consulta de valor l en C

I had confusion about the -l value and r-value. consider the code

int x; x=5;


int x

memory space is reserved for int variable. then, value 5 is assigned to it. my question is

  1. the declaration means that x is a l-value?
  2. if x has address 0xyyyy in memory, &x refers to this address.Is this address 0xyyy the l-value i.e &x is the l-value? but , the address of var is pointer, so , then, l-value becomes pointer variable?

preguntado el 27 de agosto de 11 a las 18:08

5 Respuestas

As far as I understand, an lvalue is just a fancy term for an expression that you can assign to. In other words, if something can appear on the left side of a = operator, it is an lvalue. That means x es un valor, pero &x is not - you can't re-assign the address of x to something else.

If you have a function like int* getIntPtr() luego getIntPtr() isn't an lvalue (writing getIntPtr() = 5 doesn't make any sense), but *(getIntPtr()) .

Edit: Apparently, it's not exactamente as easy. If x was defined as const, x would still be an lvalue (called a non-modifiable lvalue), even though you cannot assign to it. I'm not sure if there are other exceptions.

Respondido 27 ago 11, 23:08

A closer approximation is that an lvalue is an expression that designates an object. The flaw in que definition is that, given int *ptr = NULL;, *ptr is still an lvalue. - Keith Thompson

An array is also an lvalue but you cannot assign to it. - R .. GitHub DEJA DE AYUDAR A ICE

An l-value makes sense on the left side of an assignment. All l-values son también r-values. Whether memory is needed or not has little to do with it being an l-value. More to the point is whether it evaluates to a memory location where something can be stored.

int  x = 3;

x+5 = 7;    // error

La expresion x+5 no es un l-value.

Respondido 27 ago 11, 23:08

The C standard doesn't use the term "rvalue" except in one footnote, where it says that it's merely "the value of an expression" (whereas an lvalue is the expression itself, if the expression designates an object). I personally find this a bit confusion, and inconsistent with the original meanings of the terms, but when discussing C it's best to use the term "lvalue" as the standard defines it. - Keith Thompson

@Keith Thompson: I'm pretty sure K&R mention lvalue y rvalue, Aunque rvalue is much less used. - Wallyk

lValue => If you can take address of an expression, then it is a lValue.

10 = a; // Can we take the address of 10 ?

rValue => If you can not take the address of an express, then it is rValue.

a = 10;

There are still some exceptions. For example, array type is an lValue whose address cannot be taken though or assigned to.

int a[5] ;  // &a => Not valid
a = /* some thing */  // Not valid

Respondido 27 ago 11, 23:08

&a not valid!? Isn't it the same than a? - calandoa

You guys are right, but I think there may be just a little more to the OP's question. This is also something that's bugged me too.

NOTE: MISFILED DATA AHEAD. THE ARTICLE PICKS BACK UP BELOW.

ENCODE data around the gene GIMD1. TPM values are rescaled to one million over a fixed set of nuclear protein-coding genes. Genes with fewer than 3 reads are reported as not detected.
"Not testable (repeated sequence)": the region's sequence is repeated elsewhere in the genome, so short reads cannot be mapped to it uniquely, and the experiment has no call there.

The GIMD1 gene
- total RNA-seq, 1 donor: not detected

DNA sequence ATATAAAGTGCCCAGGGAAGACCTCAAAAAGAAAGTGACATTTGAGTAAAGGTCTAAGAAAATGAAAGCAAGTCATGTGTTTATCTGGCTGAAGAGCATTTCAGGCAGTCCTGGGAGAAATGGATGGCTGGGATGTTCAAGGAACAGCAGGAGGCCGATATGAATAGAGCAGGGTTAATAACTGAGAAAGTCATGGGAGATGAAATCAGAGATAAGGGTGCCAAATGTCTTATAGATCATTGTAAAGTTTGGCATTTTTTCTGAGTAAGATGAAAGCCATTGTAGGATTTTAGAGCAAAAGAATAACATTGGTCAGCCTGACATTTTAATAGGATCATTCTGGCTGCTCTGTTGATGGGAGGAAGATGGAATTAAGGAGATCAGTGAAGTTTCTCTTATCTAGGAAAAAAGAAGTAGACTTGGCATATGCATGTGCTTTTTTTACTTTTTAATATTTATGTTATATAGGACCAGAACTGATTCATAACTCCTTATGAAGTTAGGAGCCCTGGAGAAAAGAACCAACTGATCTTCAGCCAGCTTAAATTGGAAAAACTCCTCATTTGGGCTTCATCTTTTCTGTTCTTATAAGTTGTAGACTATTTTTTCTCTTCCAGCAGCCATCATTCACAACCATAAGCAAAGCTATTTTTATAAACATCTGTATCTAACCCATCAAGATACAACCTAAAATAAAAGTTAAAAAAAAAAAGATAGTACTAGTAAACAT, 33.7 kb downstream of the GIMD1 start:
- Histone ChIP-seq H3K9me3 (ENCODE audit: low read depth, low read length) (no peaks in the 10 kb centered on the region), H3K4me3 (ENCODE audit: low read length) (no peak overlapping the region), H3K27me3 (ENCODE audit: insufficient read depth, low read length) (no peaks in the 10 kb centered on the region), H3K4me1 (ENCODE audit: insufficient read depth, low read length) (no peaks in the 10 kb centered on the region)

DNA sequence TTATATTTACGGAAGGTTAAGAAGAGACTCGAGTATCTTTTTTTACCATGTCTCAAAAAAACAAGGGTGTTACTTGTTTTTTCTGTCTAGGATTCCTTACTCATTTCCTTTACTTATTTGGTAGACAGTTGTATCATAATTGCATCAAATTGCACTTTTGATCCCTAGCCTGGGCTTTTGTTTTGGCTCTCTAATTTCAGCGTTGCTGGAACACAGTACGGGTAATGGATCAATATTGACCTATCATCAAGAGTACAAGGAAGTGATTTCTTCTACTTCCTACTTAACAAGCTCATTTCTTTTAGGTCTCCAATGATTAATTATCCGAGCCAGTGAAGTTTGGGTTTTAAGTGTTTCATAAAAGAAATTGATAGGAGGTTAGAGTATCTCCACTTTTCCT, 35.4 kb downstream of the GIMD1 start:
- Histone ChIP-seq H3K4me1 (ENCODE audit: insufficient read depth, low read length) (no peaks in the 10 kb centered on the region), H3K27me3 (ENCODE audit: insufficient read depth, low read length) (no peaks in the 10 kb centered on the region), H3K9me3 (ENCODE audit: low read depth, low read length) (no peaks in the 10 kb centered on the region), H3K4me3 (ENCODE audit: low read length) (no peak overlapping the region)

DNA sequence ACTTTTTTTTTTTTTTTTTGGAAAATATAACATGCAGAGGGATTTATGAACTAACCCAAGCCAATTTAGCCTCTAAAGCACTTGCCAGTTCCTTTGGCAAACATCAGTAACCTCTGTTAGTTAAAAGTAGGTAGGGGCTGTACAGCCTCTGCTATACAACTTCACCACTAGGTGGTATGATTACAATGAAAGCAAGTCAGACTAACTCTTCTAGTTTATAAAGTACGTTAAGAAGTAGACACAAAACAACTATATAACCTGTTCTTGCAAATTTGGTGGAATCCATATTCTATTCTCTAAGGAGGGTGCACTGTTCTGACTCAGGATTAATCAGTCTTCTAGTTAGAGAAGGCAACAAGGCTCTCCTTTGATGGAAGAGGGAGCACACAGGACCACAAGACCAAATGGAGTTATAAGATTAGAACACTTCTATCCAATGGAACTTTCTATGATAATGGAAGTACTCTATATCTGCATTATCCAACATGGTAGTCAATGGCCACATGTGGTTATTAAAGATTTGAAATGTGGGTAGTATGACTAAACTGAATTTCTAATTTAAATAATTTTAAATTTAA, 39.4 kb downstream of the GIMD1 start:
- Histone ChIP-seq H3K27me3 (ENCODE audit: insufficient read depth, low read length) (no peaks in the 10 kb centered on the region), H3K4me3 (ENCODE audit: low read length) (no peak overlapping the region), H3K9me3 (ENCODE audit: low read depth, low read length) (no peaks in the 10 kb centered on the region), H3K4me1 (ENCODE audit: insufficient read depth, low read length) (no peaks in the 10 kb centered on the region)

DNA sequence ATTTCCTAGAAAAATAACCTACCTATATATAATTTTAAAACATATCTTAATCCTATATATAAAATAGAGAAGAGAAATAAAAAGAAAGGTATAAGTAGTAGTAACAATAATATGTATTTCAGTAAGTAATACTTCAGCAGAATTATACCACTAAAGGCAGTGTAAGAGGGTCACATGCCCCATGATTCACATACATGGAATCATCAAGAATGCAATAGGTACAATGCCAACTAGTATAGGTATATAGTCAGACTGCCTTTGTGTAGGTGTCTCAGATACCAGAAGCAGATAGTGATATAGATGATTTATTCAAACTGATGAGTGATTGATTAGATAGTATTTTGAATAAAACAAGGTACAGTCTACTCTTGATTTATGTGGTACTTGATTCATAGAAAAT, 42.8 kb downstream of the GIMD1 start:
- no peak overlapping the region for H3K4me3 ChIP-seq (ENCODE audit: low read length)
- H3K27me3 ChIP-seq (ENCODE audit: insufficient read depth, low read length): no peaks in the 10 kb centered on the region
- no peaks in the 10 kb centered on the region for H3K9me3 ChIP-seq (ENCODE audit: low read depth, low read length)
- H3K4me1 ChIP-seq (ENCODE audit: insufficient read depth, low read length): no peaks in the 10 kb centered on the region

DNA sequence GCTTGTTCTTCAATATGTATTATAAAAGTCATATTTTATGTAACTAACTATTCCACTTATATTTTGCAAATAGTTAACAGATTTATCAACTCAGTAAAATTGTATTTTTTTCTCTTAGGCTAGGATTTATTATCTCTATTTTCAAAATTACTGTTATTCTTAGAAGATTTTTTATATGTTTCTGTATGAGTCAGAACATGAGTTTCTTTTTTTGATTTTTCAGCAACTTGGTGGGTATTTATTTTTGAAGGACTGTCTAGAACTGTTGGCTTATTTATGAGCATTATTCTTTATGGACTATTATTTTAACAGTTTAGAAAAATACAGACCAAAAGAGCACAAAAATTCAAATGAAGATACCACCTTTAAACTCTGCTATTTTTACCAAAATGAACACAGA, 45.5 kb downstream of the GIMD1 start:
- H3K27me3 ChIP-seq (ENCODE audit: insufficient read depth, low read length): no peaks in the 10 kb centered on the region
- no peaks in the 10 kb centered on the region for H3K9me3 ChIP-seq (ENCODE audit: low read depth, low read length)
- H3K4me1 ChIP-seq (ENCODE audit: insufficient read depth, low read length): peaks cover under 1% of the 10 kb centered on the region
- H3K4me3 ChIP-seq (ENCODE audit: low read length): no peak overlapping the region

int x;

AHORA x is an lvalue. But what is x exactly? Is it a place in memory where you can store stuff? But wait... that would be &x, which isn't an lvalue.

Another strange thing, is that x doesn't have to even have a location in memory. The compiler might chose to leave it in a register the whole time. AHORA what makes it an lvalue?

I think the best way to summarize is that an lvalue is a concept the compiler uses, but that doesn't show up in the runtime. x might be an lvalue because the compiler knows it can

store $x %ax

(I make up assembly syntax; been too long)

Or maybe it's in a register and it knows it can

move %bx %ax

Basically, it's an lvalue because the compiler knows how to store something in "it", but you can't grab a hold of that "it".

Respondido 27 ago 11, 23:08

this is not an answer, you're probably floating in the same lack of confidence as the op. - unkulunkulu

Es la pregunta verdaderamente just "what is an lvalue?" If it were I think they would have found an answer by now. - Owen

What is x exactly? It's a variable! In C, it is (conceptually) the name of a memory location where you can store values, with associated information about type and constness and maybe other things. &x is the dirección of that memory location. You can't store your information in the location's address. You store it in the location. Of course the compiler can optimize the code so the variable is only stored in a register, as long as the result behaves the same. But that doesn't change what the variable is conceptually. - Medo42

Just to be clear, I meant "what is x exactly" rhetorically. If you've ever tried designing a language, this is not a trivial question. - Owen

To be clear : First, int x doesn't reserves the space for the variable, it just notifies the compiler about the variable. The space is reserved and assigned when the value is assigned to it, i.e when we do x=5;.

Now, the question of L-Value and R-Value :

L-Value : It is something to which a constant value can be assigned. So, yes x is a L-Value. Because we can do x=5;. Pero &x is not a L-Value since we can-not do &x=5;. Similar, 0xyyyy is the address and can be a R-Value but can-not be assigned so, it is not L-Value.

Respondido 27 ago 11, 23:08

"int x doesn't reserves the space for the variable" Yes it does. Compile file t.c that contains only "int x;" and launch nm t.o. - Pascal Cuoq

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